The two tables below summarize the multi-year budget for the project and personnel costs for the Nongovernmental International Panel on Climate Change (NIPCC), an international group of scientists that produces critiques of the reports of the United Nation's IPCC. Heartland hosts and funds the effort. A growing number of scientists have been recruited by Craig Idso to be contributing authors and editors of NIPCC's major reports, a series titled Climate Change Reconsidered. Two volumes have been published so far.It seems to me somewhat telling that the memo's single biggest divergence from the authenticated documents comes in a section dealing with outsiders with whom climate activists have been doing battle for some time.
Table 2 presents the proposed budget as it appears in the fundraising proposal for the NIPCC project. Table 3 shows projected personnel expenses for 2012. We do not expect to produce an interim report of Climate Change Reconsidered in 2012, so the only incremental expense for this project other than personnel is $1,000/month in expense reimbursements for Fred Singer. That amount appears in the Communications Department budget.
The final section involves Heartland staff. And it's just . . . weird.Expanded climate communicationsTo start with, why does the document feel a need to provide a bio for Wojick--who works closely enough with Heartland to have a bio on their website--but not for all the climate scientists and writers that it cites in this section?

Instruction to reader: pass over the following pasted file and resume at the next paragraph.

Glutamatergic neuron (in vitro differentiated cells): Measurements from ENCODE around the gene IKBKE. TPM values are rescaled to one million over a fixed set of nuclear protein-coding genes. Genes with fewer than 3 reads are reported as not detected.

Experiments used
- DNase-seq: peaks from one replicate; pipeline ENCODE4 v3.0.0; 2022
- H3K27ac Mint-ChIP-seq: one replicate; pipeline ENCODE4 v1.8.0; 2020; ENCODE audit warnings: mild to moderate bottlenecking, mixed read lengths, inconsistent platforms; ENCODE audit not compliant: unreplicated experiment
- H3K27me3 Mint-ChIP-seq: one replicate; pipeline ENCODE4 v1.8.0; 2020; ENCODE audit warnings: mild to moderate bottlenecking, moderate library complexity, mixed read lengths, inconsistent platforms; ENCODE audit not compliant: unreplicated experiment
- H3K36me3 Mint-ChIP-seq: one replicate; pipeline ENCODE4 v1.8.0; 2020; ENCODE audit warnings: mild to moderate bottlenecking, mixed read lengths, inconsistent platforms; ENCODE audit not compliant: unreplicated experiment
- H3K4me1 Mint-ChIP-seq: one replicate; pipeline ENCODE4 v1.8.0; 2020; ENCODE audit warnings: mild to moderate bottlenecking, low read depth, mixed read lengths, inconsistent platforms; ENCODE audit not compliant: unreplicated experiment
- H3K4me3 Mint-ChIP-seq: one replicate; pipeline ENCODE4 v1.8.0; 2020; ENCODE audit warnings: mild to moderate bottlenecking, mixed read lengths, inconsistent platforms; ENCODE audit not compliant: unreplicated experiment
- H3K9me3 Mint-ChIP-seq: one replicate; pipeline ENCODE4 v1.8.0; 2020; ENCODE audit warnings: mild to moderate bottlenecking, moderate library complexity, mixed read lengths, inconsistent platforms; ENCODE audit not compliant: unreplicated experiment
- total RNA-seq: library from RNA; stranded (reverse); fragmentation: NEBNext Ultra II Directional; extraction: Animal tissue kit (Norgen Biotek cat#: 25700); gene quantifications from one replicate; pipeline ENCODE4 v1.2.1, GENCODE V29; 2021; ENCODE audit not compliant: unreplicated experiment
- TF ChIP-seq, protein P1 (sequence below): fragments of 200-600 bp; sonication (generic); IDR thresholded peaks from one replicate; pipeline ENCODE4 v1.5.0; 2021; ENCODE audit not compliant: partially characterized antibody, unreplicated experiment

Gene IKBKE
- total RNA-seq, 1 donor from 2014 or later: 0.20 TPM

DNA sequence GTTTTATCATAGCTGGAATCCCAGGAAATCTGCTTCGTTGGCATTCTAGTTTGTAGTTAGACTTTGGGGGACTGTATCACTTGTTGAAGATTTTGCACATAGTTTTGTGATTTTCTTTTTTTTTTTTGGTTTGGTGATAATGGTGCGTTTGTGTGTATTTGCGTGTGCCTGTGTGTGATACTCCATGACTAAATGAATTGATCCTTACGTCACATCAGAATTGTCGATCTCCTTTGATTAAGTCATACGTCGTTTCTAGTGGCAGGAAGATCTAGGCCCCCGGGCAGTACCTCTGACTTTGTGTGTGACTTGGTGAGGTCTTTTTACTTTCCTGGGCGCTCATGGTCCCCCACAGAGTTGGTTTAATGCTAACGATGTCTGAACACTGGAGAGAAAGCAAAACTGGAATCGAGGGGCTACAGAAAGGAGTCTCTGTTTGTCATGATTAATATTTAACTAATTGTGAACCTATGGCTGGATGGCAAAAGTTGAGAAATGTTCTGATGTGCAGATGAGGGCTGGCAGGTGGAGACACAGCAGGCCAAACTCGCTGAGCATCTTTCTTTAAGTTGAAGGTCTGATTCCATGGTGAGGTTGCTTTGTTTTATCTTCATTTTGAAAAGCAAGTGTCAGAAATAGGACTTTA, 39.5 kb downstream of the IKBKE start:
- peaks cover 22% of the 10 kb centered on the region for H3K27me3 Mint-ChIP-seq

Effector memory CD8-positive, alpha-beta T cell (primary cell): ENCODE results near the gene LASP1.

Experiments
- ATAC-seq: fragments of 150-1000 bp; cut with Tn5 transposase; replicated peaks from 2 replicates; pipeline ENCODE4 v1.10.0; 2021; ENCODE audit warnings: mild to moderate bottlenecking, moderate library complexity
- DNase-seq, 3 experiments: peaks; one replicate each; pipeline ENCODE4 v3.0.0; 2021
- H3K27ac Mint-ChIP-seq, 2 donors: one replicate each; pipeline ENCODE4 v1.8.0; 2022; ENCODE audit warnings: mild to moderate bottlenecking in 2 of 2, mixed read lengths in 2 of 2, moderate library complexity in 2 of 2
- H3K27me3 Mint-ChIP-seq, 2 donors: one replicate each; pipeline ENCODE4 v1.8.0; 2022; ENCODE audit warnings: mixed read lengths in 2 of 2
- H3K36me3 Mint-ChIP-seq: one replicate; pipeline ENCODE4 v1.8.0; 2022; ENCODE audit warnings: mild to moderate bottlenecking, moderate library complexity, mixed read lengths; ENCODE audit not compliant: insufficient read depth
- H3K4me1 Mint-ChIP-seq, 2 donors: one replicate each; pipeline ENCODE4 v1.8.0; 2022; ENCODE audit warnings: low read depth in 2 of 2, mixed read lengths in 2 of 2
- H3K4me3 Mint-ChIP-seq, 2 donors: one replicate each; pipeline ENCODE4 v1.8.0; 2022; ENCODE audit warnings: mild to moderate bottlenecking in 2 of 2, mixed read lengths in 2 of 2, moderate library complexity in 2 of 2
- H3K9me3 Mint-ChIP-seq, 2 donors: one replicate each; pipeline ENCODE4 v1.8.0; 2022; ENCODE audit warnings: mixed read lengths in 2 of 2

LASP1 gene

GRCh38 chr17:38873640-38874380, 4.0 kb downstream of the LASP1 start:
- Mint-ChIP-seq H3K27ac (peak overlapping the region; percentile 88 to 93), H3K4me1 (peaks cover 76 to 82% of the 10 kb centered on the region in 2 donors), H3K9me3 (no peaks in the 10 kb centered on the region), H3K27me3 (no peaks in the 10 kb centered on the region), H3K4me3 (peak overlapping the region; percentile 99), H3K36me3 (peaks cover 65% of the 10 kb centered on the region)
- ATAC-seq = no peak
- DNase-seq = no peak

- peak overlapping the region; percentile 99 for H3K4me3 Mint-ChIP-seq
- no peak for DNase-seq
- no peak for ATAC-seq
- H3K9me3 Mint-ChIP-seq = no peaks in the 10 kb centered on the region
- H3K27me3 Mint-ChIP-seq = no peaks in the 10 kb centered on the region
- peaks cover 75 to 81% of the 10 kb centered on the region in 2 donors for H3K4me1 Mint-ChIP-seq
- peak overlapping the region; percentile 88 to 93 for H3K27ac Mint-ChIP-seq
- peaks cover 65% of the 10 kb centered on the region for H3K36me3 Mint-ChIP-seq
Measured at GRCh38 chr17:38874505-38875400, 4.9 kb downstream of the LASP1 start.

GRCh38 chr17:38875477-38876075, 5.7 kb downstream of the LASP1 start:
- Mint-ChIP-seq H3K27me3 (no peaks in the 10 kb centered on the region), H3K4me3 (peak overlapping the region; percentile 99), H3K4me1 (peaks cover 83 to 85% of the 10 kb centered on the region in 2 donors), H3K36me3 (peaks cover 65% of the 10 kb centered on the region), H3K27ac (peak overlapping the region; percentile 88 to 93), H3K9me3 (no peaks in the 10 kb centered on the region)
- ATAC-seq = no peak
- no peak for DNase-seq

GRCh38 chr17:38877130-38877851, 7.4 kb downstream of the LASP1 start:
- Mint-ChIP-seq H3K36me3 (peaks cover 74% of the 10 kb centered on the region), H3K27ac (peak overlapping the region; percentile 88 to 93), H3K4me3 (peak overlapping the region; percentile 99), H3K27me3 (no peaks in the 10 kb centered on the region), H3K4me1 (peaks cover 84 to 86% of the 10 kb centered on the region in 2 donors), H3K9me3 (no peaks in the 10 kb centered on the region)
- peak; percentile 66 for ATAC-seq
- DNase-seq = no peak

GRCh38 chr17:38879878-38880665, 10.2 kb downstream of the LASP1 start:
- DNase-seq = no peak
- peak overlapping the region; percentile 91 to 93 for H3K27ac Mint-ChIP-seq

Heartland plays an important role in climate communications, especially through our in-house experts (e.g., Taylor) through his Forbes blog and related high profile outlets, our conferences, and through coordination with external networks (such as WUWT and other groups capable of rapidly mobilizing responses to new scientific findings, news stories, or unfavorable blog posts). Efforts at places such as Forbes are especially important now that they have begun to allow highprofile climate scientists (such as Gleick) to post warmist science essays that counter our own. This influential audience has usually been reliably anti-climate and it is important to keep opposing voices out. Efforts might also include cultivating more neutral voices with big audiences (such as Revkin at DotEarth/NYTimes, who has a well-known antipathy for some of the more extreme AGW communicators such as Rornm, Trenberth, and Hansen) or Curry (who has become popular with our supporters). AVe have also pledged to help raise around $90,000 in 2012 for Anthony Watts to help him create a new website to track temperature station data. Finally, we will consider expanding these efforts further, or developing new ones, if funding can be obtained.